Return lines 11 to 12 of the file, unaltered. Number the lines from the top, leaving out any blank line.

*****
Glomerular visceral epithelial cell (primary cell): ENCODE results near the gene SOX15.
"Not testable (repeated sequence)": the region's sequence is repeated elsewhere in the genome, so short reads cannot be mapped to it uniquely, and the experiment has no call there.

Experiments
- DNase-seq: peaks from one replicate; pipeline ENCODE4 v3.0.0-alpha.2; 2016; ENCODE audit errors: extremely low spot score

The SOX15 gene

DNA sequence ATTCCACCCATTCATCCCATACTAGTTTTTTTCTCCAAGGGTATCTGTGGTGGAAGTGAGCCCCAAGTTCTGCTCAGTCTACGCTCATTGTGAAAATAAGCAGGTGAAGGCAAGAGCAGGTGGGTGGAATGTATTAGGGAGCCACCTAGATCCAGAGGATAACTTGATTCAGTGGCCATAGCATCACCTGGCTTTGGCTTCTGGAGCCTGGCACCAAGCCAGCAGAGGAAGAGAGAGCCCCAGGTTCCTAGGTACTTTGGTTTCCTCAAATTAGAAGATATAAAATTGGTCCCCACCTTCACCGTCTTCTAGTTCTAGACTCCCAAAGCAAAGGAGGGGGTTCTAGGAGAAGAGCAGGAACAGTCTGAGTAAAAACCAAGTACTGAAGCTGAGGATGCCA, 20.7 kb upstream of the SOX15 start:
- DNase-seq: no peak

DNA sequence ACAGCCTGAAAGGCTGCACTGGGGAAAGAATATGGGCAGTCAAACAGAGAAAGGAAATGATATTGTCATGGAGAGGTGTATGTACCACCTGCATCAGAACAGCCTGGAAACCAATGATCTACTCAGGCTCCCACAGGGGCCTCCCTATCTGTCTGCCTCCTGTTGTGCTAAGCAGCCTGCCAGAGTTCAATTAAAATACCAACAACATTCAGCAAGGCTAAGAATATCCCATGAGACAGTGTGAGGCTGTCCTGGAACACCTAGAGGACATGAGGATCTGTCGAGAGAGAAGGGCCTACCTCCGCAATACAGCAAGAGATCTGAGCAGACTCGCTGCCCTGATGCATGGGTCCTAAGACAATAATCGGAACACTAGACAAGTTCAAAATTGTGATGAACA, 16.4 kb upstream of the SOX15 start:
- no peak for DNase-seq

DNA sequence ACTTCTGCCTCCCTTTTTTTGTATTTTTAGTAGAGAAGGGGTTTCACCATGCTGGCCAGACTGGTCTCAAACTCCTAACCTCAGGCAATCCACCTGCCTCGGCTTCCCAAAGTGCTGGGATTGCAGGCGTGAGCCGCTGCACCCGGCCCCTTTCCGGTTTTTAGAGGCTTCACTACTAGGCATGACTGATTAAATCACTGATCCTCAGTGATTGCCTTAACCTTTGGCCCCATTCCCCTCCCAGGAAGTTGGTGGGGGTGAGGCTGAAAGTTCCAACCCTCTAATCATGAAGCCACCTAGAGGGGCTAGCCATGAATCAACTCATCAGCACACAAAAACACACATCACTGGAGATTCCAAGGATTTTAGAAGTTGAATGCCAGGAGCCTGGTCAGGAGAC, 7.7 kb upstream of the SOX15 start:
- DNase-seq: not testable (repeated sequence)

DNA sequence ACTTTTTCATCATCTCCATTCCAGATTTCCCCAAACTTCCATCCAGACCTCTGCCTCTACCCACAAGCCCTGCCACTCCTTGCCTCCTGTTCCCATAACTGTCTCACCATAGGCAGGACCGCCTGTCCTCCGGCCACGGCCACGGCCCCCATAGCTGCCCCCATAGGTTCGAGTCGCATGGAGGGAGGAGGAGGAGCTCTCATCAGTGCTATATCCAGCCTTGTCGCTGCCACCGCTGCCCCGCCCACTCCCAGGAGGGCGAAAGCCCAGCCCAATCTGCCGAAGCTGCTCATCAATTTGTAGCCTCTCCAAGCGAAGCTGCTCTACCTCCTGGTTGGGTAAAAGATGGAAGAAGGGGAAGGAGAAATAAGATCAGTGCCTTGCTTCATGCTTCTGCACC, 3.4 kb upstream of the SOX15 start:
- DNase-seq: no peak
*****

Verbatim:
- DNase-seq: not testable (repeated sequence)

DNA sequence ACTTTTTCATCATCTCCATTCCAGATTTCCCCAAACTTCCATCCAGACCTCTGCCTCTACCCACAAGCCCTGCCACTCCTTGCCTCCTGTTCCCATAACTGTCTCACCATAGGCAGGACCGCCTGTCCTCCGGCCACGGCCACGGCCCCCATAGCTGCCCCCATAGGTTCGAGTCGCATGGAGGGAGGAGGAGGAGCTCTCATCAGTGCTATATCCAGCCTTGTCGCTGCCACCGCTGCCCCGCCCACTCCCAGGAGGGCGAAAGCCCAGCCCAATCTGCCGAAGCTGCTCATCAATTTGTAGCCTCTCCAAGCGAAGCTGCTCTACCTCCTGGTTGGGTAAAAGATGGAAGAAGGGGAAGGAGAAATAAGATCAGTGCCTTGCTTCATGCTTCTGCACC, 3.4 kb upstream of the SOX15 start: